Samsung is for high reward, Apple for lower risk
I think both companies are currently excellent values, but investors with a lower risk tolerance should probably opt for Apple. The company’s results are less volatile, and its corporate governance is much, much better.
In addition, it is also somewhat difficult to trade Samsung’s stock. There are no approved global depositary receipts (GDR) on U.S. exchanges — Samsung GDRs are only listed on the London Stock Exchange (LSE), though many U.S. brokers have access to the LSE. You may also trade Samsung directly on the Korea Stock Exchange, the KRX, but to do so, you may have to open an account with a Korean broker or a specific affiliated bank.
However, assuming you are willing to endure the trading headaches and cyclicality in Samsung’s business, its shares do appear to be a compelling value right now. But so are Apple’s, and owning Apple is a much more stress-free experience.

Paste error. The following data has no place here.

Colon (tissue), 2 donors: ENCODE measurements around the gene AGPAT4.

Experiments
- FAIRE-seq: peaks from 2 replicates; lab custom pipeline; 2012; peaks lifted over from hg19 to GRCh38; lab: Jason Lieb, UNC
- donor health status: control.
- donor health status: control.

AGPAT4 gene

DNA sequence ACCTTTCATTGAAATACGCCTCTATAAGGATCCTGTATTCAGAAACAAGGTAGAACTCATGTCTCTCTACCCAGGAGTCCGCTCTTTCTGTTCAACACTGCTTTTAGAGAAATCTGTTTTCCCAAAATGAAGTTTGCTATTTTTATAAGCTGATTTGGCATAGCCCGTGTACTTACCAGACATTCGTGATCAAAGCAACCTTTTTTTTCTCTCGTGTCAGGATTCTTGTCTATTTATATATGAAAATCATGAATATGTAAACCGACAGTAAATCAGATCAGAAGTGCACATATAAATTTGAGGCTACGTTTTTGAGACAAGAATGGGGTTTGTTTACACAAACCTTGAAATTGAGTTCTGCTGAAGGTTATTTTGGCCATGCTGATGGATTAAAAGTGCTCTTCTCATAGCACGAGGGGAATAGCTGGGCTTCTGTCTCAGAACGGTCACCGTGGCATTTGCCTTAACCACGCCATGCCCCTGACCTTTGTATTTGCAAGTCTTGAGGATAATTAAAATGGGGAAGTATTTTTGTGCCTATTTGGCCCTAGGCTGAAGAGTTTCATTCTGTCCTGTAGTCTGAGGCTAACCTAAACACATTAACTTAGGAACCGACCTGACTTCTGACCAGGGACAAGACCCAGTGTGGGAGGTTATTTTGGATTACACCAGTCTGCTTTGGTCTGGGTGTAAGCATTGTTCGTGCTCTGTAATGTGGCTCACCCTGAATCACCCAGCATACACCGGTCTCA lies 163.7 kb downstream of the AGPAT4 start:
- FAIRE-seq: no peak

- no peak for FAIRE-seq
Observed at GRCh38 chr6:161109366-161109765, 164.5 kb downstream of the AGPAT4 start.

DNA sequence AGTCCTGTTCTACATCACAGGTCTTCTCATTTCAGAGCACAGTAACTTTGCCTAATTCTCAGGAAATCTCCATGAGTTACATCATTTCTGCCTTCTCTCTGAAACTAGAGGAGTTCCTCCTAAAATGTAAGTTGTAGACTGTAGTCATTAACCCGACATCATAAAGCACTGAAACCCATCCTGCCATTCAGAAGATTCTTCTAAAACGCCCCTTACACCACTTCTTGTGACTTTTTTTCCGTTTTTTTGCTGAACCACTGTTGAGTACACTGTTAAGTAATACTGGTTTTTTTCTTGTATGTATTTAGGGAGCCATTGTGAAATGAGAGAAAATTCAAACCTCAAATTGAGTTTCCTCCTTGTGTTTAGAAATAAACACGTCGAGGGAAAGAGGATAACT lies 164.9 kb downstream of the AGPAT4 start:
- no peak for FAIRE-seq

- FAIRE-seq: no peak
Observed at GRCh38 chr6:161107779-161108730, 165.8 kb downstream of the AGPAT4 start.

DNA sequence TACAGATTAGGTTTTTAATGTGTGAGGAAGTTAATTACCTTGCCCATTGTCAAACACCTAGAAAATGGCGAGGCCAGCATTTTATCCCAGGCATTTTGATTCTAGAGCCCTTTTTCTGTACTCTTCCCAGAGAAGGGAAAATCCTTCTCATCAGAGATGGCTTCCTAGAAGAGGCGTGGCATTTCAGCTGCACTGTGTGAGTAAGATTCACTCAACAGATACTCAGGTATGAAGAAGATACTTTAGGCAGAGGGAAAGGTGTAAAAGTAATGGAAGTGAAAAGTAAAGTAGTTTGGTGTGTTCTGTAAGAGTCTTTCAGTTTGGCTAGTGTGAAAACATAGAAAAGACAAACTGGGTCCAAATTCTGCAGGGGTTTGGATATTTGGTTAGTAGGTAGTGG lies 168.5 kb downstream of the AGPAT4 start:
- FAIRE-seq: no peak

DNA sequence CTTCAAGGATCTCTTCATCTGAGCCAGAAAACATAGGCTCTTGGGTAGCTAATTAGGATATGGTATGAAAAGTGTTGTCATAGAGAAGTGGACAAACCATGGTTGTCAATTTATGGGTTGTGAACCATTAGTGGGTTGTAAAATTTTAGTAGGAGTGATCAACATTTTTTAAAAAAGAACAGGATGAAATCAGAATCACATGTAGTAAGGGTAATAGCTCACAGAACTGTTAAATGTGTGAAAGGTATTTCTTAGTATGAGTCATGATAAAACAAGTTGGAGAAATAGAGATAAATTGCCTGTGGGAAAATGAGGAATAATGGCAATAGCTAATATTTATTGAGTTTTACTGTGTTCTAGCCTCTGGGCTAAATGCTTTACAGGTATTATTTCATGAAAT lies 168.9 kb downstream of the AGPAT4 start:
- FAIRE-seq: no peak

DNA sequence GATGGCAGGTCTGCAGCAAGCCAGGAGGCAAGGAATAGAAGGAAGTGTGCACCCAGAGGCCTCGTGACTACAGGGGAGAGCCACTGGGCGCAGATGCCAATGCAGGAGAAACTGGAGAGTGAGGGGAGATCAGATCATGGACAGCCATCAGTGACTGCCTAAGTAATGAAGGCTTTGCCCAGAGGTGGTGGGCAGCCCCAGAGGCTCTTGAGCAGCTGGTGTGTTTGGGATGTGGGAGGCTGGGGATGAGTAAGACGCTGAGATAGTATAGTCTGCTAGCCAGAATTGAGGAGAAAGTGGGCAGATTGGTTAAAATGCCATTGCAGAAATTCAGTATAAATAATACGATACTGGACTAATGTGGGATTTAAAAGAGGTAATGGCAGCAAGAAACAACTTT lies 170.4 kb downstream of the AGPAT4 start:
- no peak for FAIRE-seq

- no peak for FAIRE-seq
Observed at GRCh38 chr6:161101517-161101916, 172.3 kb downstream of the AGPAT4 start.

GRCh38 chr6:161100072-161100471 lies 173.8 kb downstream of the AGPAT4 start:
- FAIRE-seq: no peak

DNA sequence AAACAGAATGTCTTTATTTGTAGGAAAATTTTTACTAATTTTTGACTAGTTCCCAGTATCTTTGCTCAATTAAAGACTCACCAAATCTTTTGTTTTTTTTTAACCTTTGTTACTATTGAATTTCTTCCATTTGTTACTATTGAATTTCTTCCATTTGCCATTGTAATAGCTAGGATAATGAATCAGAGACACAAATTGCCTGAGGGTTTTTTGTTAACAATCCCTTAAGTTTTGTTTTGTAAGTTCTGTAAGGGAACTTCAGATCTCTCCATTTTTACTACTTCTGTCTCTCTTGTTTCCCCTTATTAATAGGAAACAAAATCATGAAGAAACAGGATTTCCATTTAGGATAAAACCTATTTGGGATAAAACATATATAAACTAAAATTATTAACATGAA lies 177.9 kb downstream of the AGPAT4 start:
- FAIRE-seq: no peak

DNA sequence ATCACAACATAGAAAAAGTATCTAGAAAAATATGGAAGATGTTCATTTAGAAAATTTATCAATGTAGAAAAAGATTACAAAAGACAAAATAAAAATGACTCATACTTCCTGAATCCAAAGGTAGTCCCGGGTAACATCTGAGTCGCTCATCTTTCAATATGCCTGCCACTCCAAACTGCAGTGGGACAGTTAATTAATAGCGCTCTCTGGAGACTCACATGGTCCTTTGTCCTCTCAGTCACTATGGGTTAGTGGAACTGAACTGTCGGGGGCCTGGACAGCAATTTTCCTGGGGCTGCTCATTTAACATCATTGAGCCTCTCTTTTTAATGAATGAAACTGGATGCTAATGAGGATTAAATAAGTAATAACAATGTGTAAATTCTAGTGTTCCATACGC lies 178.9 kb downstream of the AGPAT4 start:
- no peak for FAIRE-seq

This article was originally published on Fool.com. All figures quoted in US dollars unless otherwise stated.
This article represents the opinion of the writer, who may disagree with the “official” recommendation position of a Motley Fool premium service or advisor. We’re Motley! Questioning an investing thesis — even one of our own — helps us all think critically about investing and make decisions that help us become smarter, happier, and richer, so we sometimes publish articles that may not be in line with recommendations, rankings or other content.
Billy Duberstein owns shares of Apple. His clients may own shares of the companies mentioned. The Motley Fool owns shares of and recommends Apple. The Motley Fool has the following options: short January 2020 $155 calls on Apple, long January 2020 $150 calls on Apple, short January 2020 $155 calls on Apple, and long January 2020 $150 calls on Apple. The Motley Fool has a disclosure policy.